This is an extremely delicate subject so I will say now that there may be triggers here for some.
Many of us have suffered some sort of childhood trauma. Many of us have had beautiful, loving and supportive childhoods. The latter group will have a hard time understanding those of us who experienced trauma. We missed out on a lot of things that most kids grow up with. Love, encouragement, nurturing, support, motivation. All the good things. Our childhood may have been filled with abuse, violence, neglect or any other less than favourable conditions.
So why is it that some of us can come out of that smiling and smelling like roses while the rest of us grow up with a chip on our shoulder? A thorn in our side? The monkey on our back? Here is a small list of some of the reasons why it is harder for some than it is for others.
We don’t trust anyone. The people who were supposed to love us, our family, has hurt and betrayed us in ways that we can’t even imagine. How then, are we supposed to trust anyone else when we can’t even trust our own family? We live with that mistrust for a long time. We end up attracting people into our lives that continue that pattern of abuse or neglect. It’s a vicious cycle.
2. We never knew family love.
The love that our friends down the street have in their family, we have never known. There will always be that angst, that sadness, that frustration and even almost jealousy. As children, we desperately craved that love and now that we are adults we see that love in other families and it makes us even sadder. To think we missed out on all that love is hard to swallow at times.
3. We didn’t deserve that treatment.
We will spend the rest of our lives feeling angry because we were helpless victims in a horrible situation. Why did that happen to us? Why me? What did I do to deserve that? We will constantly question ourselves and wonder if we are good enough for real love from another person. We will always be angry because we were treated badly and didn’t deserve it.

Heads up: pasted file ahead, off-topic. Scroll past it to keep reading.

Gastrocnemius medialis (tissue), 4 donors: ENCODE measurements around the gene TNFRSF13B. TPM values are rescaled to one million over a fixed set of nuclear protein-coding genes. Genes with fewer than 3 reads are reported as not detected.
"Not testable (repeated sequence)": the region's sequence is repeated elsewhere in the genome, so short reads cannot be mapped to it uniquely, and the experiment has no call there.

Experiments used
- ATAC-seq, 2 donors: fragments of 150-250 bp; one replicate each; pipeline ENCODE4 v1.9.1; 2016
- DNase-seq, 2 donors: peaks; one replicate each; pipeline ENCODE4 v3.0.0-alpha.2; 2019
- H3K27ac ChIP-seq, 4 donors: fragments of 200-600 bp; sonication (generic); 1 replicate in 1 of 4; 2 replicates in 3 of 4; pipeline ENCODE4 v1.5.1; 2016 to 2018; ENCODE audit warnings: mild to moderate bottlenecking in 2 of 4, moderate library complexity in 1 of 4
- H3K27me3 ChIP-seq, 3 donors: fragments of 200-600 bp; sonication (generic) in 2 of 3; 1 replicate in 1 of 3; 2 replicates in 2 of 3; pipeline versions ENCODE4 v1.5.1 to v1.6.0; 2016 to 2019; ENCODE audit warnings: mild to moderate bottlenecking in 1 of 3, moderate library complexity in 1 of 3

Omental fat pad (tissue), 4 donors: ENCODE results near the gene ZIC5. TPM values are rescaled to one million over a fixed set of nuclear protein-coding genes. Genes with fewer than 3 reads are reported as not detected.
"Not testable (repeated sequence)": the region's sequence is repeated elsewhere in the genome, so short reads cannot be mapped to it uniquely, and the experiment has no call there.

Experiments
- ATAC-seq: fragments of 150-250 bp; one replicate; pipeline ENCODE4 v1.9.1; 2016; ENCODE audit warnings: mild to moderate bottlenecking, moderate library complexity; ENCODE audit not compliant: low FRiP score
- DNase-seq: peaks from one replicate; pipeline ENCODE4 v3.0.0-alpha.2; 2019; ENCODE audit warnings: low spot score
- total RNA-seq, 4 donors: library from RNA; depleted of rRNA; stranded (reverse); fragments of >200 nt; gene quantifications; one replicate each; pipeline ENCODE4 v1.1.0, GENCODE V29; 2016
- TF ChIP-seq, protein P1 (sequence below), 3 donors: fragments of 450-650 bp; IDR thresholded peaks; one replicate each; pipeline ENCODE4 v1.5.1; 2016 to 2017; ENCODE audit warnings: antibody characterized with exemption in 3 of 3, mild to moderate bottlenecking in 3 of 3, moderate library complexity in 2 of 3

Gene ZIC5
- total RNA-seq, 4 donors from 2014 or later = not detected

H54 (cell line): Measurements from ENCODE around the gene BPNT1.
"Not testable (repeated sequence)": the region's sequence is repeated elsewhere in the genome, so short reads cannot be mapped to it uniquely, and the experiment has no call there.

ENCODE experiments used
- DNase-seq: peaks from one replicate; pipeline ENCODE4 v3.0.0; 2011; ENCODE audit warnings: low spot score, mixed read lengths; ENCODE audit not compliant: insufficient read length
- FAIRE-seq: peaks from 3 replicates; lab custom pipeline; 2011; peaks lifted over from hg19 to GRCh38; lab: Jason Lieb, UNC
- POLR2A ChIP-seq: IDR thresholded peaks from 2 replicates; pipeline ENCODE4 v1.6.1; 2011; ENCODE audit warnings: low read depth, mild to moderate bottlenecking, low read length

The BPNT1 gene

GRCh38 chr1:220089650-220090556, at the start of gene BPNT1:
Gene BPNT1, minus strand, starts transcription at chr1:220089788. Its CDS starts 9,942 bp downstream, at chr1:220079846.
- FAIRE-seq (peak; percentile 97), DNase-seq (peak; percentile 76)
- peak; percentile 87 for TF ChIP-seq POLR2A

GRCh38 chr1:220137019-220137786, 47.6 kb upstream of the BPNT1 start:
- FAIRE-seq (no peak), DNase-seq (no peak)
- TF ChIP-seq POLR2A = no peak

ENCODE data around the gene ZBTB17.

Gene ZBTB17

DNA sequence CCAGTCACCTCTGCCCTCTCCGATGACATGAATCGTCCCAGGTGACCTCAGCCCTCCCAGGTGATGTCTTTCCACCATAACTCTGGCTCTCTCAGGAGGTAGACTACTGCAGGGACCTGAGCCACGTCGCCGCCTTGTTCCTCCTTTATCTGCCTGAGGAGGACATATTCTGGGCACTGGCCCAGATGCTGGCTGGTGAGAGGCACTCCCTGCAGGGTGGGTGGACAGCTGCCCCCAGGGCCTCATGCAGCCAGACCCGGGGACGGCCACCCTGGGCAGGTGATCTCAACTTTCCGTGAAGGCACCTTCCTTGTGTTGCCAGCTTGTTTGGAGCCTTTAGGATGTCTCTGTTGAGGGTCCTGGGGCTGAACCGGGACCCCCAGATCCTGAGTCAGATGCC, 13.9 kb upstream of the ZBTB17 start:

4. Why did that have to happen to me?
We spend a lot of our time trying to understand why all that happened to us. Was it our parents? Was it the depression? What was it and why me? We will never know and never understand and because of that, we will forever live with the hurt that we had to endure something that is unexplainable.
5. We are jealous of our friends and the relationships they have with their family.
Not only are we jealous but we don’t really feel comfortable around them either. So much love and happiness and support. It’s all very foreign to us. Is that how families are supposed to act with each other? It makes us angry that we were robbed of all that. All that love. We desperately want to fit in and feel joy within this family but we struggle and we don’t, and it saddens us.
6. We constantly question our own ability as a parent.
Am I doing the right thing? Am I making my child/children feel loved? Am I a good parent? We watch our every step and sometimes we slip and resort back to situations that we were accustomed to as children. Because of this, our children suffer. We don’t want to hurt them and we don’t mean to. We are doing the best we can, but it is a daily struggle. An ongoing battle.
Anyone who has ever suffered any kind of childhood trauma can relate to these feelings of sadness and frustration. There are several ways to heal from our past and I always encourage people to seek counselling of any kind to help deal with these situations. Freeing ourselves from childhood pain is not an easy thing to do but it’s not impossible. It takes time, dedication and persistence. Find a group in your area or a professional to help you deal with this if you are still struggling. Nobody should have to live forever in hate and anger.